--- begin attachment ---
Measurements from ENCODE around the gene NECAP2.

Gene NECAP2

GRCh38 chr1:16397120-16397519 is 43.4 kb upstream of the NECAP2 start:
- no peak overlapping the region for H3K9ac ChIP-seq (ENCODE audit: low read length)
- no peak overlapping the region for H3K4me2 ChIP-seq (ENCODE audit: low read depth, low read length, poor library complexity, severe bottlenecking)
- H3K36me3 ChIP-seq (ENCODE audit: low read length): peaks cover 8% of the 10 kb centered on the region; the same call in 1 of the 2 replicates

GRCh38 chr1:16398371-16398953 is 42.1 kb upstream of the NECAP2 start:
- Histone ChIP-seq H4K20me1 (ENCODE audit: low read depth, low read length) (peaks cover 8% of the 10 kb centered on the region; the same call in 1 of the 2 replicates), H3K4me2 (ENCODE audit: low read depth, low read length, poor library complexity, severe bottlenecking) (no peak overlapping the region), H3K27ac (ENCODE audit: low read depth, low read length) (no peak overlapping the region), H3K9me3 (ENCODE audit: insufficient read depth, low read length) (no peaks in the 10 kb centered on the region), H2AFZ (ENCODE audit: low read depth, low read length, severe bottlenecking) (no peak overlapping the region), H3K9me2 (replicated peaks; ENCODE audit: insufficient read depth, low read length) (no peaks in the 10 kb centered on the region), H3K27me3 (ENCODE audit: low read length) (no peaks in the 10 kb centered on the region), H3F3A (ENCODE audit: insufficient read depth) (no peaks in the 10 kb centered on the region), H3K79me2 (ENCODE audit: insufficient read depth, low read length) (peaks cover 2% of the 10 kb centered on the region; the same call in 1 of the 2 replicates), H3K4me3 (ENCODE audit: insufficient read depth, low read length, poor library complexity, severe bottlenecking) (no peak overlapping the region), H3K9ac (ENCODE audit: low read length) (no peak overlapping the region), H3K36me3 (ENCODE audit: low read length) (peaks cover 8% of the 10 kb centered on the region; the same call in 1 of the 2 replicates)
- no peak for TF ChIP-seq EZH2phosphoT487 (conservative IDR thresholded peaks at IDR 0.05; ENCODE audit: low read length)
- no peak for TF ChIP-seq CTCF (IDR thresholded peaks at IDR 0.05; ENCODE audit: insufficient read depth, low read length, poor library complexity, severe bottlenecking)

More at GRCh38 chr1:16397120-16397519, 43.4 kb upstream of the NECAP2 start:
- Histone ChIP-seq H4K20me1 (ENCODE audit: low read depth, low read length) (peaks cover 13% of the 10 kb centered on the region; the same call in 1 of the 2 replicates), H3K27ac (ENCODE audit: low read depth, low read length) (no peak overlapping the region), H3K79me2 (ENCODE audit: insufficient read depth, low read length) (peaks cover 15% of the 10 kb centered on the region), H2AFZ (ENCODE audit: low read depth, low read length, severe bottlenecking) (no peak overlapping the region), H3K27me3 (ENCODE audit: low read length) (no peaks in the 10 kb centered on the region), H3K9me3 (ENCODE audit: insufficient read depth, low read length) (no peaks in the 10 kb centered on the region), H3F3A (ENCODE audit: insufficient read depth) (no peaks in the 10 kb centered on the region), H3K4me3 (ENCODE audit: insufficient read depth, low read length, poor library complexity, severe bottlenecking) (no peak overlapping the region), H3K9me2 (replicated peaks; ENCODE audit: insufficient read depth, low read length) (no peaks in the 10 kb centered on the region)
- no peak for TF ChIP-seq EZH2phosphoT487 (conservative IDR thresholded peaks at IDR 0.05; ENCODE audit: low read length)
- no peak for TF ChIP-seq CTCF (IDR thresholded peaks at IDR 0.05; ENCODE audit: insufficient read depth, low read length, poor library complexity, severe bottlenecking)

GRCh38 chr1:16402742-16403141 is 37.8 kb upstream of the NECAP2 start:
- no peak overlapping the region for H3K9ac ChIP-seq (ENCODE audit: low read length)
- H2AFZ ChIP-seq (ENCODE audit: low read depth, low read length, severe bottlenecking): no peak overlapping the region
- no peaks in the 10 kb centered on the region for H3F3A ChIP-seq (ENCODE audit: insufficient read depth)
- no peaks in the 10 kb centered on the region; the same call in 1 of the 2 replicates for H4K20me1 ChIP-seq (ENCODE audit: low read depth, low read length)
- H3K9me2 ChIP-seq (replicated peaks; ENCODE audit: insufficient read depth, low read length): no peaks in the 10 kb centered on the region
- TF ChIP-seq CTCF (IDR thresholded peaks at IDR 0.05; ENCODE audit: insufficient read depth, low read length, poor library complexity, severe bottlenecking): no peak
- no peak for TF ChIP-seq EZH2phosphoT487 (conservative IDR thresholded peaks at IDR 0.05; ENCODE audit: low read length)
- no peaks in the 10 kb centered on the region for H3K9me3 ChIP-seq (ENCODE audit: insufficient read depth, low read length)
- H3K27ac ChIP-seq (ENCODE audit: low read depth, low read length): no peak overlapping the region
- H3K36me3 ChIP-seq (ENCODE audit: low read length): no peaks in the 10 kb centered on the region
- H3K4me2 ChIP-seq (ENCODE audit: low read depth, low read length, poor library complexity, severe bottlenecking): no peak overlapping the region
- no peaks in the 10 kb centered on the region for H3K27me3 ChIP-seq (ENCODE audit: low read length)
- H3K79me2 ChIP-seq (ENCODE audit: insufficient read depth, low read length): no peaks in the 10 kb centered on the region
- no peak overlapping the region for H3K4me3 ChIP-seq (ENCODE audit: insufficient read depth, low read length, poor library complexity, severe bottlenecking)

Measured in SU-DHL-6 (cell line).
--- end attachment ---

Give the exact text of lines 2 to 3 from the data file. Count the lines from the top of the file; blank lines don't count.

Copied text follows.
Gene NECAP2

GRCh38 chr1:16397120-16397519 is 43.4 kb upstream of the NECAP2 start: